Global Warming Mitigation Method



 Oceans Greenhouse Effect Glaciers Sea Levels World's Hot Deserts Evaporation OTEC Wind Solar Desalination Irrigation Photosynthesis Decomposition Vegetation Effect


Opposite is a map of the annual pan rates of evaporation in (inches) across the United States, which as can be seen from the map of the world's deserts lies within approximately the same latitudes as the major deserts of the world.

In a desert region like Tuscon, Arizona, which lies within the Sonoran Desert, the average annual evaporation is roughly 100 inches or 2.5 m, which is the amount of annually evaporation that is used in this invention for comparative purposes for all deserts.

Evaporation is the changing of water from a liquid state to a gas. It is usually used to indicate a state change below the boiling point of water. The evaporation rate can be measured by noting the change in the depth of water in a glass, a pail, a puddle or a swimming pool over a given time period (usually a day). Placing a ruler in any of these gives a scale one can use to read the drop in the surface elevation in a day or more.

The 8 largest hot deserts encompass an area of 15,559,000 km2. If 2.5 m of water evaporated from each of these deserts this would make 15,559,000 km2 X .0025 km or 38897.5 km3 of water that would evaporate annually.

Latent heat is the amount of energy in the form of heat released or absorbed by a chemical substance during a change of state (i.e. solid, liquid, or gas), or a phase transition.

38897.5 km3 of water evaporated annually = 38897.5 km3 /(365days X 24 hours X 60 minutes X 60 seconds) or .001233 km3/s

1000c.c of water = 1 kilogram

.001233 km3 of water  = .001233 X 100,000 cm X 100,000 cm X 100,000 cm or .001233X1015 c.c. or 1.233 E+12 c.c. of water.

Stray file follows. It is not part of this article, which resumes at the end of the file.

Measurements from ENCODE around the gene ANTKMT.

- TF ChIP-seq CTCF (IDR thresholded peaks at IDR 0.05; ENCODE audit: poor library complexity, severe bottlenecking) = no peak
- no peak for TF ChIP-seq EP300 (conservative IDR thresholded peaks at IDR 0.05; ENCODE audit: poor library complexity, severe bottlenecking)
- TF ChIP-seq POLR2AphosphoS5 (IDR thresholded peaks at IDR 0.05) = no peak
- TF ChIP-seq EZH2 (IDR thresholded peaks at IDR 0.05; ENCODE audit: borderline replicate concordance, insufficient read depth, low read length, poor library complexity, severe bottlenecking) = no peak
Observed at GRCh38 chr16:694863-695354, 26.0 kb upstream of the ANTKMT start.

1.233 E+12 c.c of water = 1.233 E+12 / 1000 = 1.233E+9 kilograms of water. Therefore 1.233E+9 kg/s could typically be evaporated from the surface of the world’s irrigated hot deserts.

The heat required to evaporate this water would be taken up from the desert and this heat can be calculated using the formula q = hwe g, where q = heat supplied (kJ/s, kW) and hwe = 2270 (kJ/kg) is the evaporation heat of water and g = amount of water evaporated.

Therefore the amount of energy that would be taken up evaporating water from the irrigated hot deserts (q) = (2270 kJ/kg) (1.233 E+9 kg/s) = 2.7989 E+12 kW

1 terra watt = 1 E+9 kw therefore roughly 2.7989 E+3 terra watts of energy would be taken up evaporating water from the 10 largest irrigated hot deserts of the world.

The purpose of an embodiment of the current invention is to increase the surface area of the Earth subject to significant evaporation, which in turn would contribute to cooling a warming planet. As explained above the average annual evaporation in deserts is roughly 2.5 m of water. Approximately this amount of the water pumped into the desert for irrigation purposes would therefore evaporate and would produce an added cooling influence on a warming planet. As stated above deserts typically receive an average annual precipitation of less than .25 m therefore the cooling influence due to desert evaporation as a consequence of the implementation of an embodiment of this invention would be at least 10 times greater than the status quo.